Mental health providers

Community Mental Health and other providers

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Many individuals living with a serious mental illness (SMI) do not adhere to outpatient treatment, often resulting in increased rates of suicide and self-harm, violent behavior, insecure housing, high utilization of ERs, and frequent contact with law enforcement. These behaviors and vulnerabilities lead to high rates of inpatient psychiatric hospitalization and incarceration.

Assisted outpatient treatment (AOT) is a legal mechanism for providing outpatient treatment to individuals living with SMI whose non-adherence places them at risk for negative outcomes. AOT works by compelling the recipient to receive specific treatment that will prevent their condition from worsening and by committing the mental health system to provide treatment. AOT orders allow concerned parties (such as families and treatment providers) to intervene on behalf of an individual living with an SMI without having to wait until that individual reaches a crisis, increasing the individual's ability to function in the community.

AOT and the role of the Community Mental Health system

One of the greatest challenges facing many individuals living with an SMI is their symptoms directly impede their treatment seeking and adherence. AOT is an evidenced-based intervention designed to help clinicians accomplish this task by offering opportunities for intervention before a client is in crisis and by enlisting the support of the court to ensure treatment. Research suggests that intervention as close as possible to the first onset of symptoms or psychotic episodes has the best outcomes. However, treatment is not without its challenges.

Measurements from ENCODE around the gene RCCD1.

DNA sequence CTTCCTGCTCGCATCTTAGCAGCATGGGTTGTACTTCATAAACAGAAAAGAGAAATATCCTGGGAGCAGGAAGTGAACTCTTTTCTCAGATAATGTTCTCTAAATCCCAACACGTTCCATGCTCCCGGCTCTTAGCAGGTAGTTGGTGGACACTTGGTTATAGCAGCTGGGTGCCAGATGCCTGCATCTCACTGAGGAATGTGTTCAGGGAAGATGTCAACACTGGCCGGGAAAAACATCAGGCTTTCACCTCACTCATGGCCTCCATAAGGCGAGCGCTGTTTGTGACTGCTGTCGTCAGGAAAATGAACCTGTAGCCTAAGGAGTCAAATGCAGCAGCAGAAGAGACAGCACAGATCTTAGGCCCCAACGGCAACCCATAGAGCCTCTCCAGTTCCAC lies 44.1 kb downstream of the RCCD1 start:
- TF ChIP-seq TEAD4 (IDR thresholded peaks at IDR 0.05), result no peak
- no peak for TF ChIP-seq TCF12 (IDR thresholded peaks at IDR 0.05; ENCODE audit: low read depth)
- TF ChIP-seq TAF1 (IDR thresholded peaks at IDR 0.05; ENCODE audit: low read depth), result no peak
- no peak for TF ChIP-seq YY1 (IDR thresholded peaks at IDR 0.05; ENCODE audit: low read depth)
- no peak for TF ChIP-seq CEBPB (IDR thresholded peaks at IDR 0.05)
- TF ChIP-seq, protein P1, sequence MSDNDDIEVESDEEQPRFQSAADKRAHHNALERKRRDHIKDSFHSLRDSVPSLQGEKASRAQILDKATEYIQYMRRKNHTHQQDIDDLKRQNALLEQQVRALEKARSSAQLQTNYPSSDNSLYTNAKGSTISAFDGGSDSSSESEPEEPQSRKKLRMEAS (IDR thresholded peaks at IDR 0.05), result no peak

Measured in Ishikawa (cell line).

Clinicians working for Community Mental Health (CMH) or CMH contracted providers must understand the problems that can be associated with untreated SMI and psychosis (e.g., housing instability, poverty, criminal justice involvement). Together, the client’s illness and its effects can make it incredibly difficult for clinicians to help their clients manage their illness.

Statutorily, the responsibility for implementing and monitoring AOT belongs to the CMH authority where the client resides. This serves a practical purpose for two reasons; first, many of the evidenced-based practices utilized for an AOT order are only available through CMH/CMH contracted providers (e.g., Assertive Community Treatment [ACT]), and second, many individuals living with an SMI have Medicare and are unknown to the CMH authority until they have exhausted their Medicare benefits for inpatient treatment, reducing opportunities for intervention.

When utilized effectively, AOT results in dramatic reductions of harmful behaviors (such as inpatient hospitalizations and arrests) while improving clients’ quality of life. Moreover, AOT orders allow providers to intervene before a client’s condition has reached acute crisis (as is the case with involuntary hospitalization). AOT allows clinicians to effectively intervene to prevent harm, deterioration of a client’s condition, and improve prognosis in the long-term.